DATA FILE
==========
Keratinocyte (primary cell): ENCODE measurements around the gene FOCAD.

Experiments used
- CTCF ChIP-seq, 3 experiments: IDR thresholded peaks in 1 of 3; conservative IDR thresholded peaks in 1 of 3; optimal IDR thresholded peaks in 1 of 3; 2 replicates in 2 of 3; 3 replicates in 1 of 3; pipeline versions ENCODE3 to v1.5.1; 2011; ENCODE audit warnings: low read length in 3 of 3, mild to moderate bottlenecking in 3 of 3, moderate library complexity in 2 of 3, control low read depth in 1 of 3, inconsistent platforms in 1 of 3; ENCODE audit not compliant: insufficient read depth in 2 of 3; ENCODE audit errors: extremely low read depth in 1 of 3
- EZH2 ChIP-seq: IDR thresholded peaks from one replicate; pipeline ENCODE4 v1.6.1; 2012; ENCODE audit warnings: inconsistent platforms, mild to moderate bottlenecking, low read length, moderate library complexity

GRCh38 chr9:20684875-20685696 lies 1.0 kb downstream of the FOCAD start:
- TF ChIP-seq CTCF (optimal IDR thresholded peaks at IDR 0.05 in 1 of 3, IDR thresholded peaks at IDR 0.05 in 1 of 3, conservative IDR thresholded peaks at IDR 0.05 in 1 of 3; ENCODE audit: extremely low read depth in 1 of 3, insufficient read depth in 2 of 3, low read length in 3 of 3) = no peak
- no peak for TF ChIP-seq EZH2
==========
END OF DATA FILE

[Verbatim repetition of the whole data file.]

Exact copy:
Keratinocyte (primary cell): ENCODE measurements around the gene FOCAD.

Experiments used
- CTCF ChIP-seq, 3 experiments: IDR thresholded peaks in 1 of 3; conservative IDR thresholded peaks in 1 of 3; optimal IDR thresholded peaks in 1 of 3; 2 replicates in 2 of 3; 3 replicates in 1 of 3; pipeline versions ENCODE3 to v1.5.1; 2011; ENCODE audit warnings: low read length in 3 of 3, mild to moderate bottlenecking in 3 of 3, moderate library complexity in 2 of 3, control low read depth in 1 of 3, inconsistent platforms in 1 of 3; ENCODE audit not compliant: insufficient read depth in 2 of 3; ENCODE audit errors: extremely low read depth in 1 of 3
- EZH2 ChIP-seq: IDR thresholded peaks from one replicate; pipeline ENCODE4 v1.6.1; 2012; ENCODE audit warnings: inconsistent platforms, mild to moderate bottlenecking, low read length, moderate library complexity

GRCh38 chr9:20684875-20685696 lies 1.0 kb downstream of the FOCAD start:
- TF ChIP-seq CTCF (optimal IDR thresholded peaks at IDR 0.05 in 1 of 3, IDR thresholded peaks at IDR 0.05 in 1 of 3, conservative IDR thresholded peaks at IDR 0.05 in 1 of 3; ENCODE audit: extremely low read depth in 1 of 3, insufficient read depth in 2 of 3, low read length in 3 of 3) = no peak
- no peak for TF ChIP-seq EZH2